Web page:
See, for instance, Denby (2014: 95) for discussion of whether is-abstract is intrinsic. See, for instance, Sider (2000: 85) for discussion of whether temporal properties are intrinsic. It is controversial whether some of the properties I have mentioned are even genuine properties. For instance, Armstrong (1978) denies that there are negative properties. Zangwill (2011) argues that negative properties are less real than positive ones.

  14. 14.

    (Ostertag (2012: 366–367), Predelli (2011), and Kleinschmidt and Ross (2012, 135–137) also discuss this objection.

  15. 15.

    The extent to which musical works may change is open to debate. Some readers might find it intuitive, for instance, that Seeger’s String Quartet couldn’t have gone from having its initial sound structure to moments later having the structure associated with Beyoncé’s album Lemonade. I think that, perhaps, even this change is possible. I find it intuitive that at least some radical changes are possible. Mahler could have revised his Third Symphony so that it became only three minutes long. Folk songs acquire completely different melodies and lyrics. I find it intuitive that musical works may even cease to be musical works! Someone may create a song and then turn it into a poem, by discarding the melody and keeping only the lyrics. Eventually they may turn the poem into a speech by making the words less poetic and more literal. The song, the poem, and the speech—it seems to me—are all the same object. I will not defend such speculations here.

  16. 16.

    Levinson uses ‘indication’ as a technical term. Levinson (2013: 53–55) claims that indicating a sound structure involves (a) selecting notes, (b) taking an attitude of approval toward those notes, (c) appropriating those notes, and (d) establishing a rule about how those notes should be performed.

  17. 17.

    Many theorists have proposed that clay statues are constituted by but distinct from clay. See, for instance, Baker (2007), Koslicki (2004), and Thomson (1998).

  18. 18.

    See Irvin (2005) for related discussion. Irvin claims that artists often determine certain features of their artworks by enacting a “sanction” that is related to their intentions and artistic conventions.

  19. 19.

    An underlying issue is the accuracy and authenticity of performances of musical works. See, for instance, Bicknell (2018), Davies (2001), Dodd (2015), Goehr (1992), and Kivy (1995) for discussion of authenticity of performances.

  20. 20.

    The connection between essence and modality is more complicated than my comments might suggest. I think all essential properties are necessary properties. Following Fine (1994), however, I think not all necessary properties are essential. See, for instance, Brogaard and Salerno (2007) for an account of essence that is consistent with this observation.

  21. 21.

    See Moruzzi (2018: 345) for details on this privileged relation. The relation has a causal component, a component that takes into account the intentions of performers, and a component that includes sonic similarity.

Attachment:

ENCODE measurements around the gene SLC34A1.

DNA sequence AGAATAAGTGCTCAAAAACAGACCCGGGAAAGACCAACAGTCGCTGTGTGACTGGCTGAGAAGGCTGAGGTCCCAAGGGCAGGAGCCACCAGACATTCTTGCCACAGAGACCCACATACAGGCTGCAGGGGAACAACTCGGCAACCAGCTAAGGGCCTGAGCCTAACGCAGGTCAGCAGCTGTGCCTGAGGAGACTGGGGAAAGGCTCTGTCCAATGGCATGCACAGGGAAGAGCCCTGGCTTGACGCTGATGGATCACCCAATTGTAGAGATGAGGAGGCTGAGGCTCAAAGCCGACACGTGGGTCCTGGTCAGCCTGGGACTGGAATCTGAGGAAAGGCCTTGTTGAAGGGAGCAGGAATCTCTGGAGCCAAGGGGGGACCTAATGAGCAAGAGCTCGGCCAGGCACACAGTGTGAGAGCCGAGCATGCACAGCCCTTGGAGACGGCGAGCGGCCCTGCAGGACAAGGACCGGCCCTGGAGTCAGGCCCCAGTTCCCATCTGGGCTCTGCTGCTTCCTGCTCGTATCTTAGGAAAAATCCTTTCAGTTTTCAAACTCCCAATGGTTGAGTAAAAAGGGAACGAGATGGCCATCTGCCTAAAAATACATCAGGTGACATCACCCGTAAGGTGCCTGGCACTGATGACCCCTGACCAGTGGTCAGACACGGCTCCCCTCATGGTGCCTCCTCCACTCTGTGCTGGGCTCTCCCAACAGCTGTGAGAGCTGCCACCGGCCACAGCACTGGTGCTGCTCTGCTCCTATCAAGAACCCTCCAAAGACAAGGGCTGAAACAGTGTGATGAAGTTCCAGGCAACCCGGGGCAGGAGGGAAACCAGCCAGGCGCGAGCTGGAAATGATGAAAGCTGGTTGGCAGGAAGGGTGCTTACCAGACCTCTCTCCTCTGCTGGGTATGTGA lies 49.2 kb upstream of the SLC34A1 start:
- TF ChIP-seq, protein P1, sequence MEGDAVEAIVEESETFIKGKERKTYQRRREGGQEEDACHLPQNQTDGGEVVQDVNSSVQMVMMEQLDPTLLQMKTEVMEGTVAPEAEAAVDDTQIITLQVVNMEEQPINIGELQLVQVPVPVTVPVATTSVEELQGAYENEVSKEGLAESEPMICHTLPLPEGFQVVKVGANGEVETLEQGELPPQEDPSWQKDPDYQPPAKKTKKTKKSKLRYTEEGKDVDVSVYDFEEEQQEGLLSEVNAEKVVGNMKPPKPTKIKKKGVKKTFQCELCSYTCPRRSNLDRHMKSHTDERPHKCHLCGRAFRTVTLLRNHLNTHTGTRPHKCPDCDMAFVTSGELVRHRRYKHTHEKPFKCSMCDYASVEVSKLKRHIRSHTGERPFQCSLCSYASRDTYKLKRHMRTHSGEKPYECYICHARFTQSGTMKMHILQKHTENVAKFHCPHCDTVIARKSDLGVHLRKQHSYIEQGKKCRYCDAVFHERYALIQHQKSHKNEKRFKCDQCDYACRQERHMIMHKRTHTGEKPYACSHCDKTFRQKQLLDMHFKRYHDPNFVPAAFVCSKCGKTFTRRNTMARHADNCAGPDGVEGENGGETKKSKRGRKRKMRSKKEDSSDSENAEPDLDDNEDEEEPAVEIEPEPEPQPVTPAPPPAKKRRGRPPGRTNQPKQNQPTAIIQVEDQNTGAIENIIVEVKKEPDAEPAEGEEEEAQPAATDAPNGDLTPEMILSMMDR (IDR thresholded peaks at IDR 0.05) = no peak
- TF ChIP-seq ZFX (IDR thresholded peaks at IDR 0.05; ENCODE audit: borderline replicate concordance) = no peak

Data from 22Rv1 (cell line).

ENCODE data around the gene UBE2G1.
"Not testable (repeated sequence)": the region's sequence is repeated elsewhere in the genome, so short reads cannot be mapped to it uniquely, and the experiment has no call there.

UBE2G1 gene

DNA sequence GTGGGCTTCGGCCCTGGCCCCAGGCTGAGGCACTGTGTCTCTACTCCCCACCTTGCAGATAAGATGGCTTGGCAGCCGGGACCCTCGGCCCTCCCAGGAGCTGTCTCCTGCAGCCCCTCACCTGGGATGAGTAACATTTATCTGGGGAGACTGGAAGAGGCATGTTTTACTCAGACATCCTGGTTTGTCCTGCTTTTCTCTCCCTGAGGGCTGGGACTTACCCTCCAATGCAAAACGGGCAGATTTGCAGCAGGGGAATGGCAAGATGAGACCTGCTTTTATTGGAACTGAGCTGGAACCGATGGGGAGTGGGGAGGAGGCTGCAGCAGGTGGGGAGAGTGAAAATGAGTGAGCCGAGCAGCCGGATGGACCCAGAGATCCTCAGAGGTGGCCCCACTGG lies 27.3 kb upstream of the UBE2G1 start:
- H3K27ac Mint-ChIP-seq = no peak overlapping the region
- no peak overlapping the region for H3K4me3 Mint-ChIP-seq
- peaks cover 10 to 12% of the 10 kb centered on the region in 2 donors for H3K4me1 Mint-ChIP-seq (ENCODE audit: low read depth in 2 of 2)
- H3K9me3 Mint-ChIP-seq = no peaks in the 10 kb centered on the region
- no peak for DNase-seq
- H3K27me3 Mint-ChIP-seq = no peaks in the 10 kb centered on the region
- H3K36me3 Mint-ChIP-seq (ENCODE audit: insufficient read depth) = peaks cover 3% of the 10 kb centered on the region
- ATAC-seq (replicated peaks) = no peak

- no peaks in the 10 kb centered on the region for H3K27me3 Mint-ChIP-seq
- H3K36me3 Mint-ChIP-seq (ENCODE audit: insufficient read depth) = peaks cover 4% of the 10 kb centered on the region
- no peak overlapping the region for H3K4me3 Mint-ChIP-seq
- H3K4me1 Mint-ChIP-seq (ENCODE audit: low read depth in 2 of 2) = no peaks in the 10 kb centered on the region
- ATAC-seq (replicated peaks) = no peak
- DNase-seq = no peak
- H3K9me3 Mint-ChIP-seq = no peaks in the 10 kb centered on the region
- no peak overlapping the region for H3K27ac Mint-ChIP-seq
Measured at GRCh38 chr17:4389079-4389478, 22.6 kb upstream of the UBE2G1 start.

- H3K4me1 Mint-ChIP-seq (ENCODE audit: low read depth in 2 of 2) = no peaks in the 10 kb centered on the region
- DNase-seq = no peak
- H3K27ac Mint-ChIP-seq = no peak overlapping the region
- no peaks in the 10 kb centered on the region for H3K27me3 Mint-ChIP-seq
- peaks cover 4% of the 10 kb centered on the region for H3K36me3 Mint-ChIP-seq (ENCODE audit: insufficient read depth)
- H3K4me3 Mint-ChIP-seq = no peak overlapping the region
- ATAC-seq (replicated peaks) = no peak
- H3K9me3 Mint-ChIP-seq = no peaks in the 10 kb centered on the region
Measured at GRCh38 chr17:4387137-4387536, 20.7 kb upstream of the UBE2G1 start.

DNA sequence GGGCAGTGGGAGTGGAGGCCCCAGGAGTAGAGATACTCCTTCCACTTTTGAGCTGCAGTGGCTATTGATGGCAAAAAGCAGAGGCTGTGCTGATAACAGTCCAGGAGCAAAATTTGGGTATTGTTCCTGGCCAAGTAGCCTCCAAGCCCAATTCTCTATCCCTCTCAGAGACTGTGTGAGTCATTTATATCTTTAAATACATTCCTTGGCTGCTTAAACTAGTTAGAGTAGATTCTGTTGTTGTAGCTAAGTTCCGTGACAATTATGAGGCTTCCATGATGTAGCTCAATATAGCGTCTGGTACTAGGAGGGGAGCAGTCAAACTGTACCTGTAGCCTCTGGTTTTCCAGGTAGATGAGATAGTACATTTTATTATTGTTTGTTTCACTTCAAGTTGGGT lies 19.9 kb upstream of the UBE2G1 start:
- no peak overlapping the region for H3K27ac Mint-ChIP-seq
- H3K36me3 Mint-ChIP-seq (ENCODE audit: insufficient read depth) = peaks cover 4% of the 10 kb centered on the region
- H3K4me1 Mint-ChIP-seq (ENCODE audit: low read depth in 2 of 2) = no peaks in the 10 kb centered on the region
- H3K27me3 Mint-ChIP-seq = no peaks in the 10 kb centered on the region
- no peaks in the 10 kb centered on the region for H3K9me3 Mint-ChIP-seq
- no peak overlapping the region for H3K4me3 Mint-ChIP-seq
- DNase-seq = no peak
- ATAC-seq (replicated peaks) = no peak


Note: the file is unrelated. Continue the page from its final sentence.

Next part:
22. 22.

    See Tillman and Spencer (2012: 257) for related discussion. They propose that, even if musical works are fusions of performances, individual performances may still count as correct or incorrect in virtue of things that are not part of the fusion, including the intentions of composers.

  23. 23.

    Other theories are consistent with my general solution to the revision puzzle. For instance, the broad framework of Cray and Matheson’s musical idealism is consistent with my solution, even though they ultimately deny that works change (Cray and Matheson 2017: 709).

  24. 24.

    It might not be a big disadvantage, however. Dodd (2007: 92–100) argues that musical works are indirectly audible but no less so than material objects.

  25. 25.

    I discuss this example in Friedell (2017: 448).

  26. 26.

    Ritchie (2013) similarly argues against accounts that identify social groups with pluralities or fusions of their members.


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Special thanks to Katrina Elliott and Dominic Lopes for their help with this paper. Thanks also to Emily Anderson, Dan Blacksberg, Wesley Cray, Sam Cumming, Simon Evnine, Deborah Friedell, Ellen Friedell, Steven Friedell, Pamela Hieronymi, Marc Kaplan, Ned Markosian, Samantha Matherne, Gary Ostertag, Antonia Peacocke, Nick Riggle, Michael Rings, Guy Rohrbaugh, Kyle da Silva, Michel-Antoine Xhignesse, the members of the 2018 Beauty and Why It Matters Conference, and an anonymous referee.

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Correspondence to David Friedell.

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Friedell, D. Why can’t I change Bruckner’s Eighth Symphony?. Philos Stud 177, 805–824 (2020). https://doi.org/10.1007/s11098-018-1207-3

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  • Music
  • Abstract objects
  • Ontology of art
  • Change
  • Rohrbaugh
  • Evnine